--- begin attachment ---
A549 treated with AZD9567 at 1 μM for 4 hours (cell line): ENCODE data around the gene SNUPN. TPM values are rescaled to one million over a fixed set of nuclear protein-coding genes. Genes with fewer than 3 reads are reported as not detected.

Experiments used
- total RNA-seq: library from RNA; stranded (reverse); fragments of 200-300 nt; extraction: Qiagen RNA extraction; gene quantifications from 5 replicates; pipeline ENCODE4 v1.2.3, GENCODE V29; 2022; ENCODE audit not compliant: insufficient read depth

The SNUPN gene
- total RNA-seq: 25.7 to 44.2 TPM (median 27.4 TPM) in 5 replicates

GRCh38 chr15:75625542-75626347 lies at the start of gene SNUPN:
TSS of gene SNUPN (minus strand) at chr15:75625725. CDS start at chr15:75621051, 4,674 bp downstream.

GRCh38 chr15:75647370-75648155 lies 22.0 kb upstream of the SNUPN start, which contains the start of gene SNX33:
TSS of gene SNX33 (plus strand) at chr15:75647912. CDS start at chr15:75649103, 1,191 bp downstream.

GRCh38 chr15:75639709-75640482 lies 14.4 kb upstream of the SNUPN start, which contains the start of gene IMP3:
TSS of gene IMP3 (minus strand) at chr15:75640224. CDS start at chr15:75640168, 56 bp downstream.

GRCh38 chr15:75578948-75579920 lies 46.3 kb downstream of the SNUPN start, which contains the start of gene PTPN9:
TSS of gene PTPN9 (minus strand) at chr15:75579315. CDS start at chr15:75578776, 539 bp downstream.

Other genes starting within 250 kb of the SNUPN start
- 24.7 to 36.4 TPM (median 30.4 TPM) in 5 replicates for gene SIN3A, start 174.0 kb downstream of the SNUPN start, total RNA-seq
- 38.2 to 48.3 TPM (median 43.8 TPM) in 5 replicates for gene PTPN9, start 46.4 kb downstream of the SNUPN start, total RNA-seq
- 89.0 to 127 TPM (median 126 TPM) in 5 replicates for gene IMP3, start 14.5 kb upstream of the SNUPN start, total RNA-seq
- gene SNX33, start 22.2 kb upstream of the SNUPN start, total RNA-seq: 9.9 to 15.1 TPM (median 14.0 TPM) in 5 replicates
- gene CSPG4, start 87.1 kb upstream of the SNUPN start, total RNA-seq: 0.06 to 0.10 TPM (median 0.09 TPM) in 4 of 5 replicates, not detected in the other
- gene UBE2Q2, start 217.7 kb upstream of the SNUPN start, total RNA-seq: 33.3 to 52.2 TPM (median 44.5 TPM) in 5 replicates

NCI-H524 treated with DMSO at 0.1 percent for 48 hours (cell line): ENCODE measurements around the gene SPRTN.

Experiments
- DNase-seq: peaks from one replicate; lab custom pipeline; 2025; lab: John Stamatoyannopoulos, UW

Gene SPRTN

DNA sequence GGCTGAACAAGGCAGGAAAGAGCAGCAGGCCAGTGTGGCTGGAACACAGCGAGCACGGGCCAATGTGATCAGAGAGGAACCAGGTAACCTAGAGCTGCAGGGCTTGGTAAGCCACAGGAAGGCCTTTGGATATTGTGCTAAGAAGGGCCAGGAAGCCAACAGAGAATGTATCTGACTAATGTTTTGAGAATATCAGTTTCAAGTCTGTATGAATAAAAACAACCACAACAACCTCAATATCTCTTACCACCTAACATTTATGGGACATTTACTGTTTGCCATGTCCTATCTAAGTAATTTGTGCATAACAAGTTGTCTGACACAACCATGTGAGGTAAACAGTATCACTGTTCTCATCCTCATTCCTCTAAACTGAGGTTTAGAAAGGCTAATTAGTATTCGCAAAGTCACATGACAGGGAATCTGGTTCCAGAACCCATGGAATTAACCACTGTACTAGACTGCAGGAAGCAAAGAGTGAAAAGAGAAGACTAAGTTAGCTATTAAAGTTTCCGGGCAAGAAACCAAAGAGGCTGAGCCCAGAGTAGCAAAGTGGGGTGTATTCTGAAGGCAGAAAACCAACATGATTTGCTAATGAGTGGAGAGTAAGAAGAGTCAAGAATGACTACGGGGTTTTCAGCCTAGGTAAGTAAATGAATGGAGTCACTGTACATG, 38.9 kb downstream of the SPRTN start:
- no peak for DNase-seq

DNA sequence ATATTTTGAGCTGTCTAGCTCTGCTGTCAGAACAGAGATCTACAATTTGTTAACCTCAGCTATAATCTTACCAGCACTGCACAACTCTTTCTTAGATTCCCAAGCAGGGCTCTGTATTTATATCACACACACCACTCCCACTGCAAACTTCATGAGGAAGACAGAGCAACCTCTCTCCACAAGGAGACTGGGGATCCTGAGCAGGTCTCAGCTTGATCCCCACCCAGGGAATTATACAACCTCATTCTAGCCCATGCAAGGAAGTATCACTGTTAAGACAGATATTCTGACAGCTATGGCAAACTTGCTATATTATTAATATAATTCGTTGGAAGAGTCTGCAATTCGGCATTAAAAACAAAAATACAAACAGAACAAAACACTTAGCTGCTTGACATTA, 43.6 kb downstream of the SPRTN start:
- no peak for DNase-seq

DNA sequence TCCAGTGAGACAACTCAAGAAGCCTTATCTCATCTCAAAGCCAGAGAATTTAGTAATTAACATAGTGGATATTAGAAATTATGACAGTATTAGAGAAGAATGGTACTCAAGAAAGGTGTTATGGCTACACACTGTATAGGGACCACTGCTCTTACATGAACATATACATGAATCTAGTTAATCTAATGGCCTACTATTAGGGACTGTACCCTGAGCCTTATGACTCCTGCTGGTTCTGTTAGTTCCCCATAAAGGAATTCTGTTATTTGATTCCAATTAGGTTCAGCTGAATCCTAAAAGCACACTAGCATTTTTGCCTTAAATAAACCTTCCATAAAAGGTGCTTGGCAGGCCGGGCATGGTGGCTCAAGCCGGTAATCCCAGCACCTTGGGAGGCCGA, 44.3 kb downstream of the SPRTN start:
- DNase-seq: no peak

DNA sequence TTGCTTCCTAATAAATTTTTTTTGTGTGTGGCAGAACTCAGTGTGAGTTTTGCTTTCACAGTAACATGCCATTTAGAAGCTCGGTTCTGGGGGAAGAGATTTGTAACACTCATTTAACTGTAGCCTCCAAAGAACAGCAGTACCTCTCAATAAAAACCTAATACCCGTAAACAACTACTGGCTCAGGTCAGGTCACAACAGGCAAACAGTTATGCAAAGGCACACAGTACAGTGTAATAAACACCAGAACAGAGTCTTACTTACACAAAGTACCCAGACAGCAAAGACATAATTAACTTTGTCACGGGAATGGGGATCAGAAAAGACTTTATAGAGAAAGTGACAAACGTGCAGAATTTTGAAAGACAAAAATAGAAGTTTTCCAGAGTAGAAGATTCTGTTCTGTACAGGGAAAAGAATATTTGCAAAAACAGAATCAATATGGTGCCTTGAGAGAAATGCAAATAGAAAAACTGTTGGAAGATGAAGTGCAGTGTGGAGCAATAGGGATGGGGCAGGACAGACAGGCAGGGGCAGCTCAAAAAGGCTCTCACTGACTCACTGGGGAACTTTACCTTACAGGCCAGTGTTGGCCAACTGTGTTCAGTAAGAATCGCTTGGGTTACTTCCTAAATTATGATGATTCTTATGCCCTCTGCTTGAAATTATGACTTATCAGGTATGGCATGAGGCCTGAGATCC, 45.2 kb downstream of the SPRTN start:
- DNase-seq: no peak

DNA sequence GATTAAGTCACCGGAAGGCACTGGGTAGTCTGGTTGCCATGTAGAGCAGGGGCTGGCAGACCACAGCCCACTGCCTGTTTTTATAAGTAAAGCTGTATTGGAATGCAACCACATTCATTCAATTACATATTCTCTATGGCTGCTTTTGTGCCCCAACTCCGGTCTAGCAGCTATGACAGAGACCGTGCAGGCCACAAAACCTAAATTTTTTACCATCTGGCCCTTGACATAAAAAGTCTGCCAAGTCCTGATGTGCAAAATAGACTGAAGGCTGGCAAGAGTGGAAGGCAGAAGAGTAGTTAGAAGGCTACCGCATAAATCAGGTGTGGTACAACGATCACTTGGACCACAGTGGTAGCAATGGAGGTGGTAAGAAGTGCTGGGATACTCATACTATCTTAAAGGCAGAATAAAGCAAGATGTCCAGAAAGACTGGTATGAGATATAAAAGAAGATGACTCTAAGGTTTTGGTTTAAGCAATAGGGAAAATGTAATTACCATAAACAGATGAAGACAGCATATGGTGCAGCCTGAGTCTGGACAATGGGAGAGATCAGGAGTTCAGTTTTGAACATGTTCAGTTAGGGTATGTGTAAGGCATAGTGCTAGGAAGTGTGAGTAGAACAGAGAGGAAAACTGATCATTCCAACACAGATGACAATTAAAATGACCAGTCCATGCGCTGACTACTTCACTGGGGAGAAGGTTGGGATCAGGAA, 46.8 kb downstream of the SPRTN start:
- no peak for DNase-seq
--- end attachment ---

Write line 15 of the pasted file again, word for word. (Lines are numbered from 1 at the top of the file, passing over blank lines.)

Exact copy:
- 24.7 to 36.4 TPM (median 30.4 TPM) in 5 replicates for gene SIN3A, start 174.0 kb downstream of the SNUPN start, total RNA-seq